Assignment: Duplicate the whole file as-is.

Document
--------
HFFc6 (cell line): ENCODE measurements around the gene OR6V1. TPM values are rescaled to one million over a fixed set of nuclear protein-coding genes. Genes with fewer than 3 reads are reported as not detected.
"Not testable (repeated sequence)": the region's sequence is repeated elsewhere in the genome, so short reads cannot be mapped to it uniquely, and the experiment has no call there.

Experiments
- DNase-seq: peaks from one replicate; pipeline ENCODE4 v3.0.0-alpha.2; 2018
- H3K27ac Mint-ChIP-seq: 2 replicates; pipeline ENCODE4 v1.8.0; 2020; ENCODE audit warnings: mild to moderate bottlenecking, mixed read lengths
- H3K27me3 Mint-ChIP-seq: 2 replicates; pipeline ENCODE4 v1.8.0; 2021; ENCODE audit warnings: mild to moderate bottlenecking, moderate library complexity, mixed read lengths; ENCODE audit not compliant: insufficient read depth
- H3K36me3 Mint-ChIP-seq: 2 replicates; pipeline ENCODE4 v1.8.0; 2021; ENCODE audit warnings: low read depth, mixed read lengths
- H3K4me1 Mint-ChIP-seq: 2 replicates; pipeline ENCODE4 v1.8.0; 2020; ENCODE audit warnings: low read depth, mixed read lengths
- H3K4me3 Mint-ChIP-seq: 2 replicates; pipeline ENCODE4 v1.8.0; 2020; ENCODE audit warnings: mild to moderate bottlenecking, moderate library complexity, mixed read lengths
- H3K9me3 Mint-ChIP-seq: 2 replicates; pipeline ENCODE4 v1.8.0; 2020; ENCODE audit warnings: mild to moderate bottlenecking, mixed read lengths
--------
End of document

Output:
HFFc6 (cell line): ENCODE measurements around the gene OR6V1. TPM values are rescaled to one million over a fixed set of nuclear protein-coding genes. Genes with fewer than 3 reads are reported as not detected.
"Not testable (repeated sequence)": the region's sequence is repeated elsewhere in the genome, so short reads cannot be mapped to it uniquely, and the experiment has no call there.

Experiments
- DNase-seq: peaks from one replicate; pipeline ENCODE4 v3.0.0-alpha.2; 2018
- H3K27ac Mint-ChIP-seq: 2 replicates; pipeline ENCODE4 v1.8.0; 2020; ENCODE audit warnings: mild to moderate bottlenecking, mixed read lengths
- H3K27me3 Mint-ChIP-seq: 2 replicates; pipeline ENCODE4 v1.8.0; 2021; ENCODE audit warnings: mild to moderate bottlenecking, moderate library complexity, mixed read lengths; ENCODE audit not compliant: insufficient read depth
- H3K36me3 Mint-ChIP-seq: 2 replicates; pipeline ENCODE4 v1.8.0; 2021; ENCODE audit warnings: low read depth, mixed read lengths
- H3K4me1 Mint-ChIP-seq: 2 replicates; pipeline ENCODE4 v1.8.0; 2020; ENCODE audit warnings: low read depth, mixed read lengths
- H3K4me3 Mint-ChIP-seq: 2 replicates; pipeline ENCODE4 v1.8.0; 2020; ENCODE audit warnings: mild to moderate bottlenecking, moderate library complexity, mixed read lengths
- H3K9me3 Mint-ChIP-seq: 2 replicates; pipeline ENCODE4 v1.8.0; 2020; ENCODE audit warnings: mild to moderate bottlenecking, mixed read lengths